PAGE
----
The Story of My Brother and I

September 29, 2009
By , Jatujak, Thailand
“”, I heard a murmur next to my ear. Is it a dream? “Prim!” I felt an ice-cold hand shaking on my right shoulder. It immediately brought me back to the conscious world. As soon as I opened my eyes, I saw a blurry face floating in the dark, “Hey, I know you’re asleep. But wouldja mind if I borrow a quick 500 outa ya?”, my brother said, looking wide awake, his eyes ten times larger than mine. My heavy head slowly turned sideways as I wondered, “What kind of brother is he, waking his little sister up in the middle of a Monday night for 500 baht?” Absolutely, he was not a brother material. My brother was the kind that frequently causes pain in my head, an annoying kind of pain that I don’t know exactly an effective way to treat. However, who knows that such pain will give me one big lesson for life.
If my life was a math equation, the times that my brother and I had fought would probably equal to infinity. It was like we were the total opposite. He had always been my mom’s favorite, while I was dad’s. He was a left handed, while I was a right. He always claimed that I was spoiled, while he was the one who got everything in just a finger-snapped. Plus, he always thought that what he did was cool, when it was so not cool, for instance; driving a vehicle like he was in a race track, buying expensive clothes, and dating many girls at the same time. Thus, for me, I never, ever, see my brother as someone whom I look up to.
It was not until we moved into our new house, when I got to know him better. In our two stories residence, my brother and I took over the second floor. And since my brother was seven years older than me, he had already reached adolescence. Theoretically, he should not be sharing a bathroom with his much younger sister. Sharing a bathroom meant frequent contact, so I noticed that he snuck out almost every night, and some times had friends over without mom and dad’s permission. Obviously, our relationship got worse. Back then, every time he gave me a smirk, it was like all the anger in me would explore, for I felt terrible keeping all those secrets from my parents.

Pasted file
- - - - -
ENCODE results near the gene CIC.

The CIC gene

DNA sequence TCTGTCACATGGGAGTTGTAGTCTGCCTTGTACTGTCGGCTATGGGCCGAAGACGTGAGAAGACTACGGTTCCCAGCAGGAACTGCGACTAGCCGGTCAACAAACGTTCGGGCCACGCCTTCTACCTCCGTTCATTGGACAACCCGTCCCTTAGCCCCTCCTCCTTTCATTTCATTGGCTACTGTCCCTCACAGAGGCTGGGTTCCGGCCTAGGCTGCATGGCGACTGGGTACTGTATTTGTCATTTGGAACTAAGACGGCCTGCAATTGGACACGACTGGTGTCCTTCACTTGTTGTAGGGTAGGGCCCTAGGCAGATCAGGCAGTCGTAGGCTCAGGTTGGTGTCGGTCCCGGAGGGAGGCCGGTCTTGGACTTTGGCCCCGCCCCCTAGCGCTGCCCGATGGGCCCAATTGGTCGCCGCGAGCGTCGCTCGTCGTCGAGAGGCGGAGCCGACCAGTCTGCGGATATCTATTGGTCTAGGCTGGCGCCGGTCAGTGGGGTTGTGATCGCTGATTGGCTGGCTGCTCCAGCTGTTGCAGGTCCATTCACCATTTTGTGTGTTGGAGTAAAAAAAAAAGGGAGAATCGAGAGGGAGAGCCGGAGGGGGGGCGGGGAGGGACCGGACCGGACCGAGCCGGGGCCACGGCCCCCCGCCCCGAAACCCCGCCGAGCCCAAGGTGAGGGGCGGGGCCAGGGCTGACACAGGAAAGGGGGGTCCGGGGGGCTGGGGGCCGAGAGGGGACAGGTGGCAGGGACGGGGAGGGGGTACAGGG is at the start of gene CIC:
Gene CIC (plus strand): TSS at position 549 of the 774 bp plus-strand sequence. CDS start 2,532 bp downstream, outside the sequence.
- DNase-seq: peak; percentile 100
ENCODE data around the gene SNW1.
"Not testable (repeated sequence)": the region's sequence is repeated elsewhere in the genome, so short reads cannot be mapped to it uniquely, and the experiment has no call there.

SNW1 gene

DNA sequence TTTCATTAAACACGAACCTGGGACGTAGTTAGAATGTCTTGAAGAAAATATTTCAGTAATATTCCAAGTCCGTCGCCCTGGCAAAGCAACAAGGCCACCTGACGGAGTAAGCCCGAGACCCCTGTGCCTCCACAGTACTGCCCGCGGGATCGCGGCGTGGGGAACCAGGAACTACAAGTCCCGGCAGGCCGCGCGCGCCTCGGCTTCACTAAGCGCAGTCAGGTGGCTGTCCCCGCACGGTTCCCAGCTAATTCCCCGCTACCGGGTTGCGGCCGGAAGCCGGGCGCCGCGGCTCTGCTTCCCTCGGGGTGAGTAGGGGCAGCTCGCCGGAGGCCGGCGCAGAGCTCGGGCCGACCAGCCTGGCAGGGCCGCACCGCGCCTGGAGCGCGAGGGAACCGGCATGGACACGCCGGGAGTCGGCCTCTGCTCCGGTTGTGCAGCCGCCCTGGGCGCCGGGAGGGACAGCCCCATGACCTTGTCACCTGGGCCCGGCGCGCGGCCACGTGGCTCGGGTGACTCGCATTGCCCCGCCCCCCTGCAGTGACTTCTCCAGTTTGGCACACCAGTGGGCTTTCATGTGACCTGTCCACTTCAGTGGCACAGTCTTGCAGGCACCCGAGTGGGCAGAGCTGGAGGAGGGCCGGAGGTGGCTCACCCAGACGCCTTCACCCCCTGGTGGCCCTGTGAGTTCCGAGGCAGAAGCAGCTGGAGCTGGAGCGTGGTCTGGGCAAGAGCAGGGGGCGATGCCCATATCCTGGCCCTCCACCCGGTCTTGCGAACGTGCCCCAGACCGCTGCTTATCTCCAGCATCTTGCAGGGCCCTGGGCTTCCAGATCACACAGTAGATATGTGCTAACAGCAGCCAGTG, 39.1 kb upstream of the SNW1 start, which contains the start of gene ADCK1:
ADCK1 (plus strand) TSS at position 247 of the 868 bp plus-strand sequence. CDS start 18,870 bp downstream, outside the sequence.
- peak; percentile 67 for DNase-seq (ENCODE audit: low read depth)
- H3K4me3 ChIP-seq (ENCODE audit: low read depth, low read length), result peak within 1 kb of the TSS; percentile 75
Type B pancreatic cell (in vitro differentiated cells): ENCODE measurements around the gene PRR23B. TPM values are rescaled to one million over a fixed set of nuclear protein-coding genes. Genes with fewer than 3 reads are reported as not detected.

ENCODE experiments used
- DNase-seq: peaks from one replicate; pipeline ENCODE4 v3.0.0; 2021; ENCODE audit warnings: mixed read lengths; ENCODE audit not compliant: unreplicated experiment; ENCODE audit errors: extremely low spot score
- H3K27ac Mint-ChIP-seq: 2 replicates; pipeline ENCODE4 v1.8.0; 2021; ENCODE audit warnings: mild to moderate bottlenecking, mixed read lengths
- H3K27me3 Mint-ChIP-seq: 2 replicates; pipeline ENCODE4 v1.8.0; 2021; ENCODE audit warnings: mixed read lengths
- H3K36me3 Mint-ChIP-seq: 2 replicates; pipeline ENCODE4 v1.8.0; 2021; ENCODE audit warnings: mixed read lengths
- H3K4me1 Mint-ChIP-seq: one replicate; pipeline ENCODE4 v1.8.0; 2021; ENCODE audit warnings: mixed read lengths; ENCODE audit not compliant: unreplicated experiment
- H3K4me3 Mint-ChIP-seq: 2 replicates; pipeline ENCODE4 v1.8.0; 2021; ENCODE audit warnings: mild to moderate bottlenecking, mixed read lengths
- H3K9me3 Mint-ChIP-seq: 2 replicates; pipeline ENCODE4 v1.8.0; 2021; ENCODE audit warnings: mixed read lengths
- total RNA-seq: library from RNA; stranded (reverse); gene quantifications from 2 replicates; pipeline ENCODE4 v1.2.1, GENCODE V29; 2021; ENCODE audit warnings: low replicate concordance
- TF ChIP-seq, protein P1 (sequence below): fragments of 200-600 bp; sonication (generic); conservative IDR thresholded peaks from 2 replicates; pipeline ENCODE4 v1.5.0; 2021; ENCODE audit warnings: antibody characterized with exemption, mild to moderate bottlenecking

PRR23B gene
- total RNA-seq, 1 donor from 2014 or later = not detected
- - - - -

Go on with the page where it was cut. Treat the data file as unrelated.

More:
Finally, on a one fine day, my dad and I were on our way to the golf course. My dad asked me whether I knew how often my brother when out with his friends. So, I quickly asked him “why?”, wondering if he knows the truth. Then, my brother became the subject of our conversation. I told my dad that his son was such a wasted, “You see dad? He never, ever got anything done in his whole life!”. I felt so pathetic for him, as I got to the point where I realized I would be going to college before my seven year-older brother graduated, “How embarrassing,”, I muttered to myself. My dad looked at me and slowly turns his sight back on the free way as he said, “But you know? I’m actually very proud of him. Compare to you he’s much more polite. And in fact, I don’t think he’d ever had the same pessimistic attitude you have toward the family members.” I stared at him, feeling like I was trying to swallow something bitter.
And just as simple as that, I started to see my own reflection in other people’s eyes. I was ashamed. My dad was right, compared to others my brother was fine. Instead, I was the one who was just too proud and over looked his positive qualities. I looked at my dad once more, before I rolled down my window and smelled the saltiness of both the urban air and my own tears.
After that, I started to see my brother differently. I enjoy spending more time with him as I learned to accept some of his imperfections. He is a very enjoyable person to be around. And, just a feeling, I think he also noticed the changed in me and getting use to it. Now I realized that no matter what he did, weather or not it was foolish or nonsense, I will agree with him without any doubt because he is my brother. Thus, from then I am more open to him, and see him not as a regular guy, but my only brother. The one I love, and the one who loves me.

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